Business Development for the Biotechnology and Pharmaceutical Industry.
IN THIS SUMMARY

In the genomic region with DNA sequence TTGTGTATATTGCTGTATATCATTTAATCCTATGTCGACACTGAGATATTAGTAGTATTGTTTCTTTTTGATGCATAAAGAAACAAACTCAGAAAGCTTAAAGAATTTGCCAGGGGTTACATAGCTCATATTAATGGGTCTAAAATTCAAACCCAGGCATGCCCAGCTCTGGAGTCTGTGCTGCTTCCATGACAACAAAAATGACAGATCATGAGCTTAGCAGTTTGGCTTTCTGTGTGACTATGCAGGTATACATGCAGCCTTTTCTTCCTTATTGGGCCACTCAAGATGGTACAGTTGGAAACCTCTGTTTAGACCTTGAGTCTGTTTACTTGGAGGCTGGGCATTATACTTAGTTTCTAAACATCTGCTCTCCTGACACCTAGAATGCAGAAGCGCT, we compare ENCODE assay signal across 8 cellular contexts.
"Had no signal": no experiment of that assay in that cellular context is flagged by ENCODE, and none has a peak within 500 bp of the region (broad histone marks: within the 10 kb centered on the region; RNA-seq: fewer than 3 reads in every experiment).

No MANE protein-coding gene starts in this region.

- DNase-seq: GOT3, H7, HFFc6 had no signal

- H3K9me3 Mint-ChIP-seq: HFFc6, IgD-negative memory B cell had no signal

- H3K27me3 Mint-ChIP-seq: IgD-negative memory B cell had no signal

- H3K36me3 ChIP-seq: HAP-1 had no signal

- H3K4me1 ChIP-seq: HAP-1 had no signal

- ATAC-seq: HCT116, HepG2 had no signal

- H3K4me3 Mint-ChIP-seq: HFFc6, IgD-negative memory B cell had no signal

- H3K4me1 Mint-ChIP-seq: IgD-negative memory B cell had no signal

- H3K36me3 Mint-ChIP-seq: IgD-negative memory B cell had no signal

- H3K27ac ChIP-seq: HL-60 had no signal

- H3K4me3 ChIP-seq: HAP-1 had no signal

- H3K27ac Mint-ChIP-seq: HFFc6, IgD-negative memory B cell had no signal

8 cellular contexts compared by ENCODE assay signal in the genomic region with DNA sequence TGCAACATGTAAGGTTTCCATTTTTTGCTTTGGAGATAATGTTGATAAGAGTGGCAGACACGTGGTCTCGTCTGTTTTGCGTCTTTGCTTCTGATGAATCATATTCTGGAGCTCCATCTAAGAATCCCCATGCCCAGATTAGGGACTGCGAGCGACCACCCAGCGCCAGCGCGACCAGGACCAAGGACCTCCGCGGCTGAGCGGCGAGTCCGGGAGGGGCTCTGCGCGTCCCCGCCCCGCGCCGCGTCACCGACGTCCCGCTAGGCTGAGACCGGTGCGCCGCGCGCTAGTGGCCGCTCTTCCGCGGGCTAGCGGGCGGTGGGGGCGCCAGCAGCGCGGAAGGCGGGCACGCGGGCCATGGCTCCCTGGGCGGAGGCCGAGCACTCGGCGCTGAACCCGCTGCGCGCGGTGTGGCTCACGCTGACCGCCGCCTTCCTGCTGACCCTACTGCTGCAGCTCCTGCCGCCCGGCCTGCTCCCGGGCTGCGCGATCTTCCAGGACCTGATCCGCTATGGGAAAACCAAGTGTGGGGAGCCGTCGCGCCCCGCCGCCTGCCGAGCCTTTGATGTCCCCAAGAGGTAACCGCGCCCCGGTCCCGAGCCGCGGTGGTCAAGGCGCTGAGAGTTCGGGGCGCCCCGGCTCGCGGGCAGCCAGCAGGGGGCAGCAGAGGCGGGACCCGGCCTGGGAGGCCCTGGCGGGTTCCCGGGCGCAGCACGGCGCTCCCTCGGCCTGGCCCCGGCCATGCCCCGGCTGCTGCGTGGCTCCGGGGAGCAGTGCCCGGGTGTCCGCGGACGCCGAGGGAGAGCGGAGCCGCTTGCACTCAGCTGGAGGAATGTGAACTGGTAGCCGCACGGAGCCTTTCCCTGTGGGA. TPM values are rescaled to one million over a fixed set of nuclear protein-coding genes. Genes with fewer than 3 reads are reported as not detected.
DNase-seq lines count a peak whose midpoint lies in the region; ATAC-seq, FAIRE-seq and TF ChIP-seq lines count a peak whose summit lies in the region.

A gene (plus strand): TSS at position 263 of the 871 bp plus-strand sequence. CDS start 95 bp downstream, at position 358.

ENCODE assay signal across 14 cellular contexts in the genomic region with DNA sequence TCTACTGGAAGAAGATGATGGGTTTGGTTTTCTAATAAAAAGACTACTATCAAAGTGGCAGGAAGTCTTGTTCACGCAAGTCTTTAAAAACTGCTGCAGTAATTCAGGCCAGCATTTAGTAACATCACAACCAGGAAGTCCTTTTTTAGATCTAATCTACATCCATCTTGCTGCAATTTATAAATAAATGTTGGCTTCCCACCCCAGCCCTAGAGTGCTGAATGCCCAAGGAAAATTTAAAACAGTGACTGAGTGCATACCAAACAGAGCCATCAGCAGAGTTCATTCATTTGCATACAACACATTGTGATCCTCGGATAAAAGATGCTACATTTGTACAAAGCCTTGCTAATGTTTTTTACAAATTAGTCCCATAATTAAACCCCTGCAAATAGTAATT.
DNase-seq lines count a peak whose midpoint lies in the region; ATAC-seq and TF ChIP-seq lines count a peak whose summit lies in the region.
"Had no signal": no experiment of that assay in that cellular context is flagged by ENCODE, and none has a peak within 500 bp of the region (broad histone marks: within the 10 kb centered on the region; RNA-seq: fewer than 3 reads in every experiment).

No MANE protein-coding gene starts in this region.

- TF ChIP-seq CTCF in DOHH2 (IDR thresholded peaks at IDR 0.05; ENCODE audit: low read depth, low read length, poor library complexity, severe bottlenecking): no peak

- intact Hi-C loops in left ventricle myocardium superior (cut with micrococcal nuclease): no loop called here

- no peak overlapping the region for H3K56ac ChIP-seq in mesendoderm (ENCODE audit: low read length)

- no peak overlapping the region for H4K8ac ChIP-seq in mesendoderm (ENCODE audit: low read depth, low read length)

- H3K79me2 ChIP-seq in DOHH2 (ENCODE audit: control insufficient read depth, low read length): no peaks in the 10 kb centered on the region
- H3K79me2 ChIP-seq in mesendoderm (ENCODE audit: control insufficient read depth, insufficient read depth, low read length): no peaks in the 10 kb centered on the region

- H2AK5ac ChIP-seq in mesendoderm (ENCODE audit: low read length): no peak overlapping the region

In Business Development for the Biotechnology and Pharmaceutical Industry, Martin Austin describes the basic processes needed to identify new business opportunities and to bring pharmaceutical alliances to a successful close. Business development is any activity that alters the status quo of the business. It may include planning, adding for growth, subtracting for profit, business process improvement, and competitive awareness and advantage. The skills base for business development has three distinct areas: industry specific knowledge, analysis, and communication. One of the key activities in business development is maintaining the company's portfolio of products. As a result, it is necessary to understand the objectives of the company and to plan accordingly. Austin recommends viewing the portfolio not only as a snapshot, but also as a continuum. To balance a portfolio, three major areas should be played off of one another: life-cycle management, development, and overall portfolio balance. A common question is where pharmaceutical companies find their business opportunities. From a business development perspective, a search strategy is needed to reduce wasted effort and to find suitable candidates. There are two landscapes to investigate when conducting a search. The first is the internal - who and what does the company know already? The second is external. There are four major steps associated with a search: assimilation, accommodation, synthesis, and crystallization. One of the most contentious issues in business development is valuation. In healthcare markets, a typical modeling technique is called "top down" - the model is created using sales data from existing products in a market as the definition of the market for the new product. More complex models include the underlying epidemiological data for the disease. The next step in the valuation process is to produce a forecast. The most usual approach is to look at a model and derive an initial estimate of the product's potential. Austin recommends subjecting the model and forecast to sensitivity testing. To realize value from a transaction, the choice of deal structure is very important. The main types of structure found in the pharmaceutical industry are licenses, acquisitions, and joint ventures. In considering which deal structure suits a company best, it is important to consider issues like resource comparison, portfolio fit, financial strength, management depth, and dependence on success. Before entering negotiations with a company for the rights to a product, it is necessary to conduct due diligence. The general categories of information needed for due diligence include intellectual property, contractual relations, human resources, ownership structure, operational liabilities and assets, and a business plan. For negotiations, a clear negotiating plan is useful to ensure that all points are covered during each discussion. The negotiating plan may refer to the basic building blocks of transactions: objectives, strategy, and tactics. The negotiation team should consist of at least two people who are present on every occasion when there is interaction between the parties. After a product has been selected and the terms of the deal have been negotiated, the details must be captured in a contract that allows the parties to achieve their objectives. While a corporate contract lawyer is essential, governance of the contract process must be managed by business development. Business Development for the Biotechnology and Pharmaceutical Industry is intended to help readers understand how to identify and structure new business opportunities. It guides readers through the basic steps required to plan a pharmaceutical product portfolio and then create alliances to fulfill that vision. The book is written for primarily for people who are in business development roles in biotech and pharmaceutical companies. It is designed to be read from cover to cover.